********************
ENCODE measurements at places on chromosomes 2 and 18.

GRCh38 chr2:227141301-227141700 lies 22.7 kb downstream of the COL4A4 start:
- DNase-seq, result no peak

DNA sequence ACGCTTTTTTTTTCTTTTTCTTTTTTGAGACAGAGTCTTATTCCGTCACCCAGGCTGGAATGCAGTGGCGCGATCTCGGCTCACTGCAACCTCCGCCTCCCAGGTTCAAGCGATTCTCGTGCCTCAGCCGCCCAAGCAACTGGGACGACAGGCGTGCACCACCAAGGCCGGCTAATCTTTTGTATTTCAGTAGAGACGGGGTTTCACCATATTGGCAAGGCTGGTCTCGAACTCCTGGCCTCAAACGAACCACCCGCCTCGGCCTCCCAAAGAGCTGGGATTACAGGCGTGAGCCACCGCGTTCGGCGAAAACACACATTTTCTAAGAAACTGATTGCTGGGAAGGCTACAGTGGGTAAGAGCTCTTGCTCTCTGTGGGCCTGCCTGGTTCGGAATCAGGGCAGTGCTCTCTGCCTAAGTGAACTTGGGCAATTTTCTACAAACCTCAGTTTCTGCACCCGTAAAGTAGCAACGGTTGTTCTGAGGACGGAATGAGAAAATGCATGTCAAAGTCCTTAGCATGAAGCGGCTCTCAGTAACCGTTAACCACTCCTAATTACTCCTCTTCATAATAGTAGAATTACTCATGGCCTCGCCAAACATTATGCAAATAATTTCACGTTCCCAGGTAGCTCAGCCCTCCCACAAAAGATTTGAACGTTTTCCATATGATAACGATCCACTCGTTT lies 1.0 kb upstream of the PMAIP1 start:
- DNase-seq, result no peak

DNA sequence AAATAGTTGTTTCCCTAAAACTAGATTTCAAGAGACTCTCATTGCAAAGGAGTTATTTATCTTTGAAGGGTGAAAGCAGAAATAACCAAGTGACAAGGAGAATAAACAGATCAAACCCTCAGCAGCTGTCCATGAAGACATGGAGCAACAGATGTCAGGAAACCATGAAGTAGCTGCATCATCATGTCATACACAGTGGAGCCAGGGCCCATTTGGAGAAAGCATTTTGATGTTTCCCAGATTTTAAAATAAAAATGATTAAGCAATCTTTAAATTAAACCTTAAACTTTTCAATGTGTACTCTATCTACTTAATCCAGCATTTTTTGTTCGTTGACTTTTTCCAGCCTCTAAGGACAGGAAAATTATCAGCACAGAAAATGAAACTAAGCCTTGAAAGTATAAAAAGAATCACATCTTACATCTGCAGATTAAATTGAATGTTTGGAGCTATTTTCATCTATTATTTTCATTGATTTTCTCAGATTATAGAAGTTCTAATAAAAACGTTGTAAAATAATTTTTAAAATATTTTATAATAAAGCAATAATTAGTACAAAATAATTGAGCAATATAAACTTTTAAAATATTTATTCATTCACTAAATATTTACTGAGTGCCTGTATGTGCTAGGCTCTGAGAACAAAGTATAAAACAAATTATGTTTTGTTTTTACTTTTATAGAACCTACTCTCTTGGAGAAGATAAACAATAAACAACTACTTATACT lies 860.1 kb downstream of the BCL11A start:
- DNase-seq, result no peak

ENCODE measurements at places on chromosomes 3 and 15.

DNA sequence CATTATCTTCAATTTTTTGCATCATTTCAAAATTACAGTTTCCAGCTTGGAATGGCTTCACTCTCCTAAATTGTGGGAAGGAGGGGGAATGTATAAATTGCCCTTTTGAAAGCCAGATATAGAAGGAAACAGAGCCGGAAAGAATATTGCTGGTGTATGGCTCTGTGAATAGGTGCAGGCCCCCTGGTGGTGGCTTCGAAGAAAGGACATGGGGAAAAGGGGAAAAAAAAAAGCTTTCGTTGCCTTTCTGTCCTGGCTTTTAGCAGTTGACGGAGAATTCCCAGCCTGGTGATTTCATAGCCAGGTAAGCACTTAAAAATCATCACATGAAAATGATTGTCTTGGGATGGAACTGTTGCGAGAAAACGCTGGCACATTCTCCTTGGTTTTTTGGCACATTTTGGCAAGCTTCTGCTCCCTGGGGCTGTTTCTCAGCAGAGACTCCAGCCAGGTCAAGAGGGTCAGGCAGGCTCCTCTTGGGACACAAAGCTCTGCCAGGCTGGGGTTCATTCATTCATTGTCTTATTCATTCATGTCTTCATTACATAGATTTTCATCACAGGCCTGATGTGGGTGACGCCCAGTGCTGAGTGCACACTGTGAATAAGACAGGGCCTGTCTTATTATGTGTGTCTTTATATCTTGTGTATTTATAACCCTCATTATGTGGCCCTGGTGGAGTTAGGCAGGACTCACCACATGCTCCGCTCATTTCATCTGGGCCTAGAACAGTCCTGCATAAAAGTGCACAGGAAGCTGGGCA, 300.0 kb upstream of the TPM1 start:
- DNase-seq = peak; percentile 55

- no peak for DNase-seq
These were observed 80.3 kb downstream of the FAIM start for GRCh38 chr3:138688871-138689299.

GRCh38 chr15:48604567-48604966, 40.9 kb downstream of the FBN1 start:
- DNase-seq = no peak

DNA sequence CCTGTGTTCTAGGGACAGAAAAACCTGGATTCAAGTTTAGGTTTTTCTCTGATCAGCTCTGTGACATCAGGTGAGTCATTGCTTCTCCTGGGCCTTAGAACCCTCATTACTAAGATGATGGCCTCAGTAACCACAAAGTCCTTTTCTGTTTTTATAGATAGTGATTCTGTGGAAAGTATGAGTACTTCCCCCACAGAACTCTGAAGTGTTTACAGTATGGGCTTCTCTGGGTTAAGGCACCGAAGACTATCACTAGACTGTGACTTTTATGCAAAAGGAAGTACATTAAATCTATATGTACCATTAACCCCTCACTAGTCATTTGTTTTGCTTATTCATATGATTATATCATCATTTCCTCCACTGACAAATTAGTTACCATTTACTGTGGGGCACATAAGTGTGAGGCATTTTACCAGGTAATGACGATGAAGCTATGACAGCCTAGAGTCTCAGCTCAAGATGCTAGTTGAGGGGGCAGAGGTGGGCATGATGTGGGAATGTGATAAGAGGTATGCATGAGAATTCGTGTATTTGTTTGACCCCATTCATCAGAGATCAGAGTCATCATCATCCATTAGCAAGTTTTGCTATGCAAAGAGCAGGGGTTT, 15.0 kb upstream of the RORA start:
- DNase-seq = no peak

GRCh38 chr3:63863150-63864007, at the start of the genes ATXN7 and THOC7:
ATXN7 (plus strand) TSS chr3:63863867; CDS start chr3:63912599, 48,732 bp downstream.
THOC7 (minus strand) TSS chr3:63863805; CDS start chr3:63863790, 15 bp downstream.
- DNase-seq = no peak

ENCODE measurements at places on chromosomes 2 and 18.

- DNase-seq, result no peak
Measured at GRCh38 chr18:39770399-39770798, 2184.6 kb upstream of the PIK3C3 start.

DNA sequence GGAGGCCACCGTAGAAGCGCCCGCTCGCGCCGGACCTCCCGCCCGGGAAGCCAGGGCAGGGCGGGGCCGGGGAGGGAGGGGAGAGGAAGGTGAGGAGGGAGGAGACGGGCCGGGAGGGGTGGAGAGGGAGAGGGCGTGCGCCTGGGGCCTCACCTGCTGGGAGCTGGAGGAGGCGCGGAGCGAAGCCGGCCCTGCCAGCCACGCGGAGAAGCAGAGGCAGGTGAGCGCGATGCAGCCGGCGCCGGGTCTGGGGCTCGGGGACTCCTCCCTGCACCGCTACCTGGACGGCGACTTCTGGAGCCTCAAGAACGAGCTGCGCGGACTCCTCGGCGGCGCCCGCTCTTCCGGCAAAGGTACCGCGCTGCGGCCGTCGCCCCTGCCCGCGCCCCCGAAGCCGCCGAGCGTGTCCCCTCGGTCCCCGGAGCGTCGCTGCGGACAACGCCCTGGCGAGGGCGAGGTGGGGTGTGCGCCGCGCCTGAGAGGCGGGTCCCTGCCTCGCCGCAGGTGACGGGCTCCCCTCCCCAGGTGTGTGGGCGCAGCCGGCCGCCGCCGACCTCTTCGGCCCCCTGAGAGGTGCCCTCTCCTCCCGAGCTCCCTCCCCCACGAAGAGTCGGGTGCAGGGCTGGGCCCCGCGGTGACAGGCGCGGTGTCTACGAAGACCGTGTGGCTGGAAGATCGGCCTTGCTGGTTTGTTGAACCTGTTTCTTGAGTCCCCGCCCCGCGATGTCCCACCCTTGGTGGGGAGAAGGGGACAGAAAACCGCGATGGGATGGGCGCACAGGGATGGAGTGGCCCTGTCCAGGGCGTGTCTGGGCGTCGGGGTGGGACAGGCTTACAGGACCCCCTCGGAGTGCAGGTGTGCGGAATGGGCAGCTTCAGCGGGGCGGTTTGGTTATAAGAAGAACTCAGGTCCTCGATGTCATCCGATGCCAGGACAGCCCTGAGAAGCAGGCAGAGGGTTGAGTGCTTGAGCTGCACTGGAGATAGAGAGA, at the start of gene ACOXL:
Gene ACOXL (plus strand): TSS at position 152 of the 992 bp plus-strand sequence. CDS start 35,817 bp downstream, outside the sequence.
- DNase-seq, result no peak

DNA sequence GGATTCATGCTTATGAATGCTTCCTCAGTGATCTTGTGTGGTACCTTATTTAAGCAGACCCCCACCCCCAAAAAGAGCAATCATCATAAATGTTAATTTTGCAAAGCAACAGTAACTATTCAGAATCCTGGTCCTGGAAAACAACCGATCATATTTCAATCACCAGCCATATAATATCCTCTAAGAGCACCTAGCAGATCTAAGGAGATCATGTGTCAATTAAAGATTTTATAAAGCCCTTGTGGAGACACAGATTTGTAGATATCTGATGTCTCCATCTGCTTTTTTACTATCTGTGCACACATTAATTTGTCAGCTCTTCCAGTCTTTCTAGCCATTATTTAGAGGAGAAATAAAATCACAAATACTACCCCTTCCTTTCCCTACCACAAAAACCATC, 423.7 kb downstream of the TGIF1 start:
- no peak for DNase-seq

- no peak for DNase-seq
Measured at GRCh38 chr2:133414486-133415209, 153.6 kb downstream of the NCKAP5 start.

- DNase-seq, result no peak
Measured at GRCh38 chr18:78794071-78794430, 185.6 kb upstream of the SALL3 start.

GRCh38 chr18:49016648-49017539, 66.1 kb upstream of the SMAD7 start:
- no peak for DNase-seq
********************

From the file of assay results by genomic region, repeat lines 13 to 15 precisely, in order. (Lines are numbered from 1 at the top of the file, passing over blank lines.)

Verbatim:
GRCh38 chr15:48604567-48604966, 40.9 kb downstream of the FBN1 start:
- DNase-seq = no peak

DNA sequence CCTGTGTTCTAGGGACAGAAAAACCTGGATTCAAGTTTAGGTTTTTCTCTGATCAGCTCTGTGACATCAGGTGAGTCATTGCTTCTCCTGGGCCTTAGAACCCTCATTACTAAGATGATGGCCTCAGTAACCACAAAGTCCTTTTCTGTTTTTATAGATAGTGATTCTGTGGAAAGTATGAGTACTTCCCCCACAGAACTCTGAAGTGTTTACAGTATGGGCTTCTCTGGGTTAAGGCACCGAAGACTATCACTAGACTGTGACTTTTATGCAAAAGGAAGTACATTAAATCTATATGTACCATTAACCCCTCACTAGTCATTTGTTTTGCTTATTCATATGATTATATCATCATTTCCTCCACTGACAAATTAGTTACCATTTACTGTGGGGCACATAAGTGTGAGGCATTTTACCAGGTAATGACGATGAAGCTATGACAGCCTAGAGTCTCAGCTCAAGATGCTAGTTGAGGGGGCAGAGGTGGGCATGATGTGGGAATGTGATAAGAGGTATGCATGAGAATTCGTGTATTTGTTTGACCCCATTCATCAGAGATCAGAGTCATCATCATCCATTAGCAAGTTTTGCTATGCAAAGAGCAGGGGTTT, 15.0 kb upstream of the RORA start: